More or less the best team in all of baseball for about three-fourths of the season… and let’s never talk again about the rest of the time. (My unhelpful Red Sox bias, part 3.)
Solid in all the right places, and very strong at catcher (Joe Mauer), first base (Justin Morneau) and at the top of the rotation (Carl Pavano and Francisco Liriano). Can also look forward to the services of elite closer Joe Nathan again, after he missed all of 2010 with an elbow injury… Or the Chicago White Sox…
WRONG! (Finished 5th/last)
Pretty sure the phrase I’m looking for is ‘ravished by injury.’ Still, by any standards, quite the awful year for the perennial contenders.
Set to be the beneficiaries of a relatively weak division, especially with the Angels mid chop-and-change. Will miss Vlad Guerrero’s free-swinging bat, and Cliff Lee’s pitching arm – but will gladly welcome to the team former Angel Mike Napoli, and one-and-done Red Sox Adrian Beltre.
Eventually found some weird ways of losing the World Series, but, you know, got there first – so no real shame in that, right?
At least three perennial MVP candidates (Alex Rodriguez, Mark Teixeira, and Robinson Cano), a top-tier pitching ace (C.C. Sabathia), and maybe baseball’s greatest ever closer (Mariano Rivera). Should also benefit from division rivals Tampa Bay Rays being slightly weaker than last year.
CLOSE! (Finished 1st; wild card went to the Rays)
I hate this team and always will do. Every inch the Man Utd of baseball, only somehow even less endearing.
Pitching crazily strong, especially with Cliff Lee back in the fold (after – great news! – saying a big fat ‘no’ to more money with the Yankees), and hitting plenty good enough even after Jayson Werth’s monied defection to Washington Nationals (never trust someone who can’t even spell their own name…)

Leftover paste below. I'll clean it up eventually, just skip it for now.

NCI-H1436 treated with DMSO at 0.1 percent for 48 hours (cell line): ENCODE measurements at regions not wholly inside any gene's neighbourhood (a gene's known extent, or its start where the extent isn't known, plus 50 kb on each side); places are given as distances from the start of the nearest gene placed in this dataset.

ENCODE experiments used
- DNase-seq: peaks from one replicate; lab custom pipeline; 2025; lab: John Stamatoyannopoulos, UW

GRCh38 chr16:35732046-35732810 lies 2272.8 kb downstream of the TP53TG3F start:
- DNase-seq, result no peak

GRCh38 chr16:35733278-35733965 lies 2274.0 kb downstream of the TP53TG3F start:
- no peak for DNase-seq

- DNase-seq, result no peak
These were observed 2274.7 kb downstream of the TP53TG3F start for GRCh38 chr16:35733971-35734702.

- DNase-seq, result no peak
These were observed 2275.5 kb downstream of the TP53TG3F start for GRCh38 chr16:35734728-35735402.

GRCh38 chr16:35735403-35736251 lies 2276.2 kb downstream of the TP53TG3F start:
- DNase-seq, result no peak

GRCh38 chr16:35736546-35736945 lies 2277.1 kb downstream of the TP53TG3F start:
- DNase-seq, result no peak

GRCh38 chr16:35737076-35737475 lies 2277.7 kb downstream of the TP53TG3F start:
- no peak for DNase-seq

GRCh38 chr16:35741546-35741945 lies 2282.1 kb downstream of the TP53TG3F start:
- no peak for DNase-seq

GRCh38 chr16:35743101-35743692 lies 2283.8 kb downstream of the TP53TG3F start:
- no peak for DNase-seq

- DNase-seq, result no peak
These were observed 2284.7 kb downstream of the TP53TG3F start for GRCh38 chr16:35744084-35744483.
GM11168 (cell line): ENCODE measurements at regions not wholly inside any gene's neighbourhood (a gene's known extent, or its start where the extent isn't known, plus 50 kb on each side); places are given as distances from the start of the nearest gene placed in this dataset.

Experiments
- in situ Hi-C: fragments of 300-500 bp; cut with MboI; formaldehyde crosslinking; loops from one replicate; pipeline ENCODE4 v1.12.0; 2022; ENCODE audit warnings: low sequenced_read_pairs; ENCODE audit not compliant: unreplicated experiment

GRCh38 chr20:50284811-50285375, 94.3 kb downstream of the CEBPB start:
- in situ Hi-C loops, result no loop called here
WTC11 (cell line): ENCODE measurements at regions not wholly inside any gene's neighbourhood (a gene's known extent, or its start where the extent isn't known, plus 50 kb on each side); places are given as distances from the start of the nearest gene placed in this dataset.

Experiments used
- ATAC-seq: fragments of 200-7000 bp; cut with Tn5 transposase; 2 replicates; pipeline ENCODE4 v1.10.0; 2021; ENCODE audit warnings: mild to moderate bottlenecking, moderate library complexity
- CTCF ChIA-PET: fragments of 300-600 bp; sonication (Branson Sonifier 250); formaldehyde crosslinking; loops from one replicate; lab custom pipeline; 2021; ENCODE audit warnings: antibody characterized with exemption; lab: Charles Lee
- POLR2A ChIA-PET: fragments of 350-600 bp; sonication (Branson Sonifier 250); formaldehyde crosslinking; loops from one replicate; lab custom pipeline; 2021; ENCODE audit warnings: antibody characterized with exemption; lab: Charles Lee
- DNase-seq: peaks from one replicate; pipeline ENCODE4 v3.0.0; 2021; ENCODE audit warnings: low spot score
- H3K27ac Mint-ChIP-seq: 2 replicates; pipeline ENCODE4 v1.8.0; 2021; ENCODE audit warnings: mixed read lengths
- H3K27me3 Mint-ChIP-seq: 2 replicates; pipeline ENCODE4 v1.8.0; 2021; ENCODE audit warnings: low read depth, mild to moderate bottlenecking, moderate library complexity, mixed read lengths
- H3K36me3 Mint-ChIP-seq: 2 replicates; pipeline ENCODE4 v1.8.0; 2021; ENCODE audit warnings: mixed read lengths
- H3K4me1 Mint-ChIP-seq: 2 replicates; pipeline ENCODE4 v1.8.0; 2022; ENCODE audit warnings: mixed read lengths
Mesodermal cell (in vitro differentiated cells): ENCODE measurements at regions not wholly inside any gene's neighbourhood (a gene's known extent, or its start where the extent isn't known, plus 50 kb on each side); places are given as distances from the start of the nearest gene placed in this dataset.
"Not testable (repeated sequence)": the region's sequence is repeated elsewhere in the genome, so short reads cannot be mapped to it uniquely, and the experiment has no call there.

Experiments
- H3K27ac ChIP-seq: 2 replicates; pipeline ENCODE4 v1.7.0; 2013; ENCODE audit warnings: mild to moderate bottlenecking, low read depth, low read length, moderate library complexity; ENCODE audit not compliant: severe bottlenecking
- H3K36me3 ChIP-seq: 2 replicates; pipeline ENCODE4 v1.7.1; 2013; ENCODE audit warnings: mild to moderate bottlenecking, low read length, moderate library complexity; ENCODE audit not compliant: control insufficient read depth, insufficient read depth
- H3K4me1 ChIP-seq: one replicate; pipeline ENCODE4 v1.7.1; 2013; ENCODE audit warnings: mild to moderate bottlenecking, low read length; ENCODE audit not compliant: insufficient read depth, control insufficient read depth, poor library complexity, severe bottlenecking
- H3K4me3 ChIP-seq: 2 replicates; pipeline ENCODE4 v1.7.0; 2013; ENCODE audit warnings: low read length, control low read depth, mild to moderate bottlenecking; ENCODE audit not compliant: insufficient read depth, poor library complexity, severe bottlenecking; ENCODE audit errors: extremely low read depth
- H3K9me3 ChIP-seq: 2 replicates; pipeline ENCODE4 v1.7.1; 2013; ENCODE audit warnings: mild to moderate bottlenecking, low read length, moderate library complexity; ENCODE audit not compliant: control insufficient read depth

No surprises here, then, given the Phillies have the best rotation that money can buy. Still, shame about their postseason, eh? (Lost in five to the Cards; more of which below…)
Will be tough to win a competitive division – alongside Cardinals, Brewers, and Cubs – but that much less so with the helping hands of Joey Votto (last year’s landslide NL MVP winner), Jay Bruce (only 23 but already monumentally useful), and relief pitcher Aroldis Chapman, he of the fastest ever recorded pitch (105 mph).
WRONG! (Finished 3rd)
Hmmm, well at least I successfully named two of the teams they ended up finishing below…
Slowly going about the business of being one of the teams to beat over the next half-a-dozen years. With a shortstop (Troy Tulowitzki, age 26), outfielder (Carlos Gonzalez, 25), and no. 1 starter (Ubaldo Jimenez, 27) that every other team in baseball would happily make room for.
WRONG! (Finished 4th)
And yet more proof that my bread is definitely buttered on the American League side of things… But maybe I was half-right, at least, about Jimenez: the Indians made room for him before the season ended.
Reigning champions – mostly thanks to extraordinary pitching. Can also look forward to another easy ride in a somewhat weak division, Rockies excepted, and the chance to prove that last year wasn’t a fluke.
CLOSE! (Finished 2nd; wild card went to the Cardinals)
Apparently I never rated Arizona all that much, for the NL West Division, or St. Louis, for the NL wild card. But, hey, the Giants almost sneaked in front of both (if you squint a bit, turn your head to the side, and stand far enough away, that is…)
Red Sox over Reds. Hmmm, that’s probably about 70% wishing thinking to 30% wouldn’t be the strangest thing in the world. But what do I know?
WRONG! (Cardinals over Rangers)
…And I thought we agreed not to mention the Red Sox any more? (My unhelpful Red Sox bias, part 4.)